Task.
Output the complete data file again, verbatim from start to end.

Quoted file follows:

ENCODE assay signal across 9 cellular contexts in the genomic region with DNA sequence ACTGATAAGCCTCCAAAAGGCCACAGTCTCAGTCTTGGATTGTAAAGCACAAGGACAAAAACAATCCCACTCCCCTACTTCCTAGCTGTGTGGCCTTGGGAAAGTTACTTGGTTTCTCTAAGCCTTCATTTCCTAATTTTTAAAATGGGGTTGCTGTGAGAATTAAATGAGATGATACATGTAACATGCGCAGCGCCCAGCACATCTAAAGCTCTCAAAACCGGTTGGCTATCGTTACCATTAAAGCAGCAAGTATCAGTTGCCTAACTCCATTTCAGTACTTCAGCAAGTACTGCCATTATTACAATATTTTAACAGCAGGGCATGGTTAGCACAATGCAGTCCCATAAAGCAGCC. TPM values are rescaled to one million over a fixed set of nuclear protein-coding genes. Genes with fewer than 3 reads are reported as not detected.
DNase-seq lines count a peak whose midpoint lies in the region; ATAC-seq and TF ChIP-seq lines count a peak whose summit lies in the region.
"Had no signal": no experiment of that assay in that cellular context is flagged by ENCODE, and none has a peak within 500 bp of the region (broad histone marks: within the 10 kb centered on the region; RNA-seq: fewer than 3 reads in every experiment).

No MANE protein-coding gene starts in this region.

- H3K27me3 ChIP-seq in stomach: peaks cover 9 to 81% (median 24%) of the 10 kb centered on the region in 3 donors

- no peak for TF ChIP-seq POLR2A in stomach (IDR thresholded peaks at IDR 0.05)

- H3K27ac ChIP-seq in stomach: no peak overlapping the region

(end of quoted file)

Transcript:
ENCODE assay signal across 9 cellular contexts in the genomic region with DNA sequence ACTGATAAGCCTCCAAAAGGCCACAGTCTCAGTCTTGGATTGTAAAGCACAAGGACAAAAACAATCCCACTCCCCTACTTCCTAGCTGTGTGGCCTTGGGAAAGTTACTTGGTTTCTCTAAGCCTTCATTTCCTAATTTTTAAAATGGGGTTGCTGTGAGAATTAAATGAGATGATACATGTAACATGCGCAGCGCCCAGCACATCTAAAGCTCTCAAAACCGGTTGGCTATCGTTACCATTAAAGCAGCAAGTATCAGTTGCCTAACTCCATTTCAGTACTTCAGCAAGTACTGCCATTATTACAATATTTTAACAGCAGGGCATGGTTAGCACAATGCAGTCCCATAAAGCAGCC. TPM values are rescaled to one million over a fixed set of nuclear protein-coding genes. Genes with fewer than 3 reads are reported as not detected.
DNase-seq lines count a peak whose midpoint lies in the region; ATAC-seq and TF ChIP-seq lines count a peak whose summit lies in the region.
"Had no signal": no experiment of that assay in that cellular context is flagged by ENCODE, and none has a peak within 500 bp of the region (broad histone marks: within the 10 kb centered on the region; RNA-seq: fewer than 3 reads in every experiment).

No MANE protein-coding gene starts in this region.

- H3K27me3 ChIP-seq in stomach: peaks cover 9 to 81% (median 24%) of the 10 kb centered on the region in 3 donors

- no peak for TF ChIP-seq POLR2A in stomach (IDR thresholded peaks at IDR 0.05)

- H3K27ac ChIP-seq in stomach: no peak overlapping the region